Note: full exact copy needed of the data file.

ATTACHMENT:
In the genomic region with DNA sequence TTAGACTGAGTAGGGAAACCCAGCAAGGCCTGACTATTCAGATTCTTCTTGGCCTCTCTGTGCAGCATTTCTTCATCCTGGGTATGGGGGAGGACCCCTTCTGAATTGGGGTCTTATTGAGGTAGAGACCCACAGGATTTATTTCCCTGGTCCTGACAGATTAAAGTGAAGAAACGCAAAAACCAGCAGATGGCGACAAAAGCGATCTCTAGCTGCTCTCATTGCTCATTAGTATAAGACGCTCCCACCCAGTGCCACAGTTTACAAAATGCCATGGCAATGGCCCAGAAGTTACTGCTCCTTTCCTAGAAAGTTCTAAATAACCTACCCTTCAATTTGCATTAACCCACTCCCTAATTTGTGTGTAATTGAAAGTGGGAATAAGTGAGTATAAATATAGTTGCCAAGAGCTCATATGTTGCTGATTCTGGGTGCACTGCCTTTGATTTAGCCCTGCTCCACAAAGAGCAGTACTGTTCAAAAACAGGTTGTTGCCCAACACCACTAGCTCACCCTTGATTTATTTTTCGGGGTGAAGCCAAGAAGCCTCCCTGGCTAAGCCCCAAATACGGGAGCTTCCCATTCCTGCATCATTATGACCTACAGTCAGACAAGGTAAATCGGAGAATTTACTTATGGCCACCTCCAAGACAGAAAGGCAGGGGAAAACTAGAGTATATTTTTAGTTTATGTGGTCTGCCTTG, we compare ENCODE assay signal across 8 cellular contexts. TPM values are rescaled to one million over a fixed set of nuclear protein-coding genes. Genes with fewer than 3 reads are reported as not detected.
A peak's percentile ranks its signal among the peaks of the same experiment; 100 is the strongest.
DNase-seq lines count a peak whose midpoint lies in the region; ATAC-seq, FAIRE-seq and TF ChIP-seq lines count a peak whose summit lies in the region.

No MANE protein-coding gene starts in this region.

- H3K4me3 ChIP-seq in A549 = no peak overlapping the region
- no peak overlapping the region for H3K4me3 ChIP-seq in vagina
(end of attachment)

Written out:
In the genomic region with DNA sequence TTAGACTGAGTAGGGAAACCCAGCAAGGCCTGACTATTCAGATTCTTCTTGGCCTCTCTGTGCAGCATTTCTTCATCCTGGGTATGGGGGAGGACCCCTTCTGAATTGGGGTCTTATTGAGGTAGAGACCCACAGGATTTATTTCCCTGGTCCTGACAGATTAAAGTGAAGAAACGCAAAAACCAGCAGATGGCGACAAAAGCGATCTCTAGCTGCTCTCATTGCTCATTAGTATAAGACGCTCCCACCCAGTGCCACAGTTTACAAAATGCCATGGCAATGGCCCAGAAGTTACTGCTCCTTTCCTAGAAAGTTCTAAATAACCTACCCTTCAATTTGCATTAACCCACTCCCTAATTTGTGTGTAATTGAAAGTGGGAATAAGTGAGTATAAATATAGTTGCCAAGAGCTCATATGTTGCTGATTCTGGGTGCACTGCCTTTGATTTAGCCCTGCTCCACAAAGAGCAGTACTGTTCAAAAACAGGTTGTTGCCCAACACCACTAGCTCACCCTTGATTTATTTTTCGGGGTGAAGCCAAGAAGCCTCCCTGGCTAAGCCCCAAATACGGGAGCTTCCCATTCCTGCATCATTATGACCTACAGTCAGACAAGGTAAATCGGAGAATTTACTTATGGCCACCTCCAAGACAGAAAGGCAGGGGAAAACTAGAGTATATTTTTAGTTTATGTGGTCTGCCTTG, we compare ENCODE assay signal across 8 cellular contexts. TPM values are rescaled to one million over a fixed set of nuclear protein-coding genes. Genes with fewer than 3 reads are reported as not detected.
A peak's percentile ranks its signal among the peaks of the same experiment; 100 is the strongest.
DNase-seq lines count a peak whose midpoint lies in the region; ATAC-seq, FAIRE-seq and TF ChIP-seq lines count a peak whose summit lies in the region.

No MANE protein-coding gene starts in this region.

- H3K4me3 ChIP-seq in A549 = no peak overlapping the region
- no peak overlapping the region for H3K4me3 ChIP-seq in vagina